“The field is so internally diverse that an ethical issue that strongly affects one type of practitioner is all but nonsensical in another area. But one ethical issue that I think really does apply across the board is the temptation not to be straight with the parties and the public as to the embedded values of a number of different programs and kinds of intervention.” — Christopher Honeyman
Chris is interviewed in today’s issue of Engaging Conflicts Today. Chris is Managing Partner, CONVENOR Conflict Management, based in Madison, WI and Washington, DC. He has led a fifteen-year series of large-scale conflict management research and development projects funded by the Hewlett Foundation. Chris is co-editor of, and author or co-author of 8 chapters in the Fieldbook. If you would like a copy of his interview, and are not signed up for the newsletter (which you can do in the sidebar on the right!), email me this week at firstname.lastname@example.org with Chris Honeyman in the subject line and I’ll email it to you.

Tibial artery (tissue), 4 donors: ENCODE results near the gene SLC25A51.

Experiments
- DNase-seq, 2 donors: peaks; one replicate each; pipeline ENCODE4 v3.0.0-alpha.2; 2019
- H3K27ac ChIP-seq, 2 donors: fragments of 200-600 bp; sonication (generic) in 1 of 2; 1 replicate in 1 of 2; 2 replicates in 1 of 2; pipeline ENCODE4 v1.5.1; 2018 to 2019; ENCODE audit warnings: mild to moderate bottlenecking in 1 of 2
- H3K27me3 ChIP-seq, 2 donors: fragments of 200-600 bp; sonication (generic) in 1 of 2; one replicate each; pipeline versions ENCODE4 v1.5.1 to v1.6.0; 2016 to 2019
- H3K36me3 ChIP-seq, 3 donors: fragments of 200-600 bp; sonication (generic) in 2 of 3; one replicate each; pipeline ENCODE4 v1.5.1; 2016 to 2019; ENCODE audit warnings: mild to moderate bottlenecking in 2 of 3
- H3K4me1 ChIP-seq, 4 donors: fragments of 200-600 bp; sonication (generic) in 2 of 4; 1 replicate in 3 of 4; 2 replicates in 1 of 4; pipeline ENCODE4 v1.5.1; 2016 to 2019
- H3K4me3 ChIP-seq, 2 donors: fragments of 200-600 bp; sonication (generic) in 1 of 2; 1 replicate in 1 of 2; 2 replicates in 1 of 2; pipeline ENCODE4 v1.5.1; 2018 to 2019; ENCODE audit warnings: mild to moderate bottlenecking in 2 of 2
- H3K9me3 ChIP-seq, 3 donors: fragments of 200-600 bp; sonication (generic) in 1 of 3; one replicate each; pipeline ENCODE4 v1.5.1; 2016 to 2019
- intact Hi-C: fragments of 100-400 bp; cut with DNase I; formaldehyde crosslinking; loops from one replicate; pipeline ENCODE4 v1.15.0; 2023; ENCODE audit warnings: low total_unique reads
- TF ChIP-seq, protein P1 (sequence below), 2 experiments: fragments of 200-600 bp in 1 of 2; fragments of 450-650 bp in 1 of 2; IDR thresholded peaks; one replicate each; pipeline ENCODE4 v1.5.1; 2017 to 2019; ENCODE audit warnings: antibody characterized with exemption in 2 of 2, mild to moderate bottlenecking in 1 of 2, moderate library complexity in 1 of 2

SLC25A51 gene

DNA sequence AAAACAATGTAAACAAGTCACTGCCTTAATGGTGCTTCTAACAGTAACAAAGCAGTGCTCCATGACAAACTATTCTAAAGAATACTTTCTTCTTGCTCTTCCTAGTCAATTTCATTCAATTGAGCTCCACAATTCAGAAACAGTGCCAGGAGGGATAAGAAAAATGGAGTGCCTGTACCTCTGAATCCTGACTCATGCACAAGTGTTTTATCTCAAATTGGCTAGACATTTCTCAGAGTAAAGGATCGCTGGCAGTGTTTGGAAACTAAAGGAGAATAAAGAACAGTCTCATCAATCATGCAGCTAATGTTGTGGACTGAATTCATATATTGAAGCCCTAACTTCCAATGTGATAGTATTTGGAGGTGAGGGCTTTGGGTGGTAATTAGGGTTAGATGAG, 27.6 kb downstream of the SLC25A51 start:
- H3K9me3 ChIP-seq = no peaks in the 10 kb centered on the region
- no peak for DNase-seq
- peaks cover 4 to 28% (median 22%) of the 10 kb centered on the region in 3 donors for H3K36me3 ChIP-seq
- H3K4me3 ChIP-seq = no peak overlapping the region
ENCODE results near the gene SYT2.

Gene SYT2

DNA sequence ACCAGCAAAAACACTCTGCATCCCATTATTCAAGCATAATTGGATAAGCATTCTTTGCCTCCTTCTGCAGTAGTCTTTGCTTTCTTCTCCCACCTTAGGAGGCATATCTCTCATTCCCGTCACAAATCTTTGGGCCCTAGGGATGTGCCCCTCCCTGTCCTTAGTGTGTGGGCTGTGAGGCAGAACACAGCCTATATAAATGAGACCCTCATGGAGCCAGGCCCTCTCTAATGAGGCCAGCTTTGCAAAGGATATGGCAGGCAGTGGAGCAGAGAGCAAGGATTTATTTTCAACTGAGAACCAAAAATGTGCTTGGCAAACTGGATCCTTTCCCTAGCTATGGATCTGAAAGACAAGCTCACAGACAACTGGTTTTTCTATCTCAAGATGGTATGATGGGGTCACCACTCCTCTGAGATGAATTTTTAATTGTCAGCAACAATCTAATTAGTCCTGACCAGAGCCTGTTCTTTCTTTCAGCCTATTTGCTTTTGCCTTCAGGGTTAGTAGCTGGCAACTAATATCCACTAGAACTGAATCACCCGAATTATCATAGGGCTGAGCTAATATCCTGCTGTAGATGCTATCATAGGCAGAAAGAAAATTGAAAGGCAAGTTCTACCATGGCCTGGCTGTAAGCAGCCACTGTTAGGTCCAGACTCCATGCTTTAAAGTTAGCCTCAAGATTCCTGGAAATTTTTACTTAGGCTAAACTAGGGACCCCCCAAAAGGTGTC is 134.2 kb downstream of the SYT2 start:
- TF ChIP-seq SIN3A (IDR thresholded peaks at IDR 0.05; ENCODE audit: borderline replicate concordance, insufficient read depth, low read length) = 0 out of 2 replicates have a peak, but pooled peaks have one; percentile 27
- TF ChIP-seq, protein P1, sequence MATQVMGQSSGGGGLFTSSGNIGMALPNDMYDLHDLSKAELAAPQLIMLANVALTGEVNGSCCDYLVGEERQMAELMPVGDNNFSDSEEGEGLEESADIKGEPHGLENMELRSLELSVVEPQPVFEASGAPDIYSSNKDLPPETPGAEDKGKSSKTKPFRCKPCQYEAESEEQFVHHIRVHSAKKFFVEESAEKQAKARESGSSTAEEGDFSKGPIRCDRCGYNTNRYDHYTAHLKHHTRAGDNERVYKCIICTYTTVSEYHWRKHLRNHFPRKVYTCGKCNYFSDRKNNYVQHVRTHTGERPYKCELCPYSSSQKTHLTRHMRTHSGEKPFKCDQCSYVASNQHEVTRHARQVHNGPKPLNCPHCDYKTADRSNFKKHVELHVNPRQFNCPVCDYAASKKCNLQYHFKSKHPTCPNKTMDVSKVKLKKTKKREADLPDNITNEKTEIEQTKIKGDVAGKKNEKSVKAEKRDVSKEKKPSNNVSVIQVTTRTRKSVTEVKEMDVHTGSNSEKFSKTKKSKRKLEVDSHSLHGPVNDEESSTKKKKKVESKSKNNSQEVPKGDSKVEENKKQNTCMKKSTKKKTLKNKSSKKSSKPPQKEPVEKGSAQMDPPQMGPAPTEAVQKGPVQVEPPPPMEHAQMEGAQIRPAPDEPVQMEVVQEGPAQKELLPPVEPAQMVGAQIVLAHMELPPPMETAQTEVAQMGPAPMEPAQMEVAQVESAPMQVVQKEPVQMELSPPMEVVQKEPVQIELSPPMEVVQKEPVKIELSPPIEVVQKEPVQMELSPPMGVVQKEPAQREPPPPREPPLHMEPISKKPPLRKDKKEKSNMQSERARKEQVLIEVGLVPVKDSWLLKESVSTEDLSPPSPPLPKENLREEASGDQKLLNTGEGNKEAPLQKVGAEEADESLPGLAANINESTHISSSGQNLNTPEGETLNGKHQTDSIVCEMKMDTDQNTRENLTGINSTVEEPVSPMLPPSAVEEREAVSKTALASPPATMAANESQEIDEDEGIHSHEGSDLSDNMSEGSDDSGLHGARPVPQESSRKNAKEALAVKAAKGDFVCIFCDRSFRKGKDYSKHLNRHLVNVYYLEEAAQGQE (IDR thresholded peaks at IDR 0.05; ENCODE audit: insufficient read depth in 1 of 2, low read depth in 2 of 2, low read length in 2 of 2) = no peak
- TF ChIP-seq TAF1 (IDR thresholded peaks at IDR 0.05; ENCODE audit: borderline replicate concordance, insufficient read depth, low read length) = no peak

By the way, I intended to supplement today’s newsletter with a reprint of an earlier Engaging Conflicts post on the Fieldbook, Why Even The Best Get Stuck, which includes one of Chris’ articles, but I have revised the Fieldbook project. I’ll continue to review the Fieldbook (because it’s hot, hot, hot; the ABA calls it the foremost reference book in the field), but I won’t do supplements to the newsletter with the posts at this time. Maybe later. For now, I’ll focus on reading and reporting on the book– come back to the Engaging Conflicts blog for that!– and give subscribers to Engaging Conflicts Today the interviews with the authors. Did I say yet that I’m in the process of interviewing most (perhaps all) of the 80 authors to the Fieldbook? So kind of them to share their perspectives and experiences in this way!